The Senate Filibuster: Its Origins and Mechanics, and Why It’s Likely an Insurmountable Barrier to Voting Legislation

WASHINGTON (AP) — For the fifth time in recent months, Senate Republicans are expected to block Democrats’ sweeping voting bills later Wednesday this week using a lengthy delay tactic that could halt a bill.

Democrats lament — this time — that Senate rules give excessive power to the minority in the chamber. Yet they are not alone with their complaints about the tactic known as the filibuster, which has been used to block legislation since the 1800s.
Here’s a look at the filibuster, what it does and how it works.

What is the filibuster rule: Unlike the House, the Senate places few restrictions on the right to speak for lawmakers. But senators can use the chamber’s rules to bar or block votes.

These procedural moves, collectively referred to as filibusters, were in part extolled in the public mind by the 1939 film, “Mr. Smith Goes to Washington,” in which James Stewart portrayed a senator speaking on the floor of the room until he was exhausted.

In a real-life version of it, Senator Strom Thurmond of South Carolina stood at his desk for 24 hours and 18 minutes, speaking continuously against the Civil Rights Act of 1957. That is the longest senate speech by a single senator for which such records exist.

Democrats say the GOP’s current embrace of the tactic of blocking the progress of their voting rights bill echoes that era. But there are important differences.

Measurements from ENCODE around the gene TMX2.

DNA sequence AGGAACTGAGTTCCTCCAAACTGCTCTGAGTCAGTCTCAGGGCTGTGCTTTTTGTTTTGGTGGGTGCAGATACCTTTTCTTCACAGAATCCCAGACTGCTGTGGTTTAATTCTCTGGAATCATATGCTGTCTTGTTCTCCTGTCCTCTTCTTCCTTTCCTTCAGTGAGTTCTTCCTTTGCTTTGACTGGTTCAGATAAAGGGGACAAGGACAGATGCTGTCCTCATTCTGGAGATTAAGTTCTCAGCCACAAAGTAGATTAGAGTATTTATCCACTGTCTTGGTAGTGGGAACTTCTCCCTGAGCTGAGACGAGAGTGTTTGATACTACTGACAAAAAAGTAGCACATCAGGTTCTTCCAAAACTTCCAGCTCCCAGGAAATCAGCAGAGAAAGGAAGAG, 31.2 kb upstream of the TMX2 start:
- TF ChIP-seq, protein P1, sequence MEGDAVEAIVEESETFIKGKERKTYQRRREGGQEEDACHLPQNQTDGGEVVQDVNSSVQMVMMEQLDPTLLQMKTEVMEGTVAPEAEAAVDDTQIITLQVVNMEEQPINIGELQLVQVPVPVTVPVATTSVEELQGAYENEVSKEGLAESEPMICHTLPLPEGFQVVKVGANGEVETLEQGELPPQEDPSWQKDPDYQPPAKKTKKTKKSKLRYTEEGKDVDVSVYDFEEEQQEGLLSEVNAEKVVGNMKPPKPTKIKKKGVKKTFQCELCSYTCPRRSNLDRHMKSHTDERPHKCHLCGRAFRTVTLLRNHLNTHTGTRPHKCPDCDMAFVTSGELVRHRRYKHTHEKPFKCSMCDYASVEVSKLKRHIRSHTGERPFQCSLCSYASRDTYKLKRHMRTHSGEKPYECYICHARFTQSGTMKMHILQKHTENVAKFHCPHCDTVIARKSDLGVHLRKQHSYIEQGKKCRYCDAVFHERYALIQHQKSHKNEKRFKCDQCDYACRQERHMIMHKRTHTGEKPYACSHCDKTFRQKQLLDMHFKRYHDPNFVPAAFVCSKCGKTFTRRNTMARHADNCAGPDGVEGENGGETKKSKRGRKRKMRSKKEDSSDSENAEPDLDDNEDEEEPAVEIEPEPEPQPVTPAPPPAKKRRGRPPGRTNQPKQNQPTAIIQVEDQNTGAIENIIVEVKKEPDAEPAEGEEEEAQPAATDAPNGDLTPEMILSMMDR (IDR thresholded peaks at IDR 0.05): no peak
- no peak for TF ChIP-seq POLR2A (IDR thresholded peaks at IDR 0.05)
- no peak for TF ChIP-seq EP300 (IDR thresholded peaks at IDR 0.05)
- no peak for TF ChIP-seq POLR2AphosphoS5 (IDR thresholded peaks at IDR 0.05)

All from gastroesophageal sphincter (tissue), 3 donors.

Most importantly, unlike in the 1960s, senators can usually tell or publicly announce to Senate leaders that they will filibuster a bill and no lengthy speeches are needed. The system now allows the Senate to do other business even if a filibuster is being waged.

How it came: The term “filibuster” began to appear in the mid-19th century, derived from a Dutch term for “freebooter” and the Spanish “filibusteros,” which were used to describe pirates, Senate records show.

The filibuster is not in the Constitution and it was not part of the Founding Fathers’ vision for the Senate.

It was created accidentally after Vice President Aaron Burr complained in 1805 that the room’s rulebook was redundant and too complicated, according to historians. In a rule rewrite that followed, the senators deleted a provision that allowed the debate to be interrupted. The filibuster was developed as a blocking tactic several decades later.

By the 1920s, it was part of an established roadmap to suspend civil rights legislation.

How filibusters end: Complaints about the senate’s snails’ pace are as old as the republic, with records from the first congress in 1789 indicating senators were annoyed by lengthy speeches that got in the way of proceedings.

But after filibusters became a tactic for unrestricted debate, the Senate voted in 1917 to let senators end them with a two-thirds vote.

In 1975, the Senate reduced that margin to the current three-fifths majority, which in the 100-member chamber means it takes 60 votes to end filibusters against almost all types of legislation. Thanks to the rule changes of recent years, only simple majorities are needed to end the nomination delays.

Filibusters have become routine against legislation over the past two decades, frustrating both sides. Before that, many of the most famous filibusters had to do with voting rights:

• A 10-day filibuster in 1891 halted a bill that would have appointed federal observers to oversee all phases of the election, a move vehemently opposed by southern senators, which denied blacks the right to vote. according to the reports of the congress.
• Confederate senators successfully passed an anti-lynching bill in 1922. They repeated that in 1938 with a 30-day filibuster.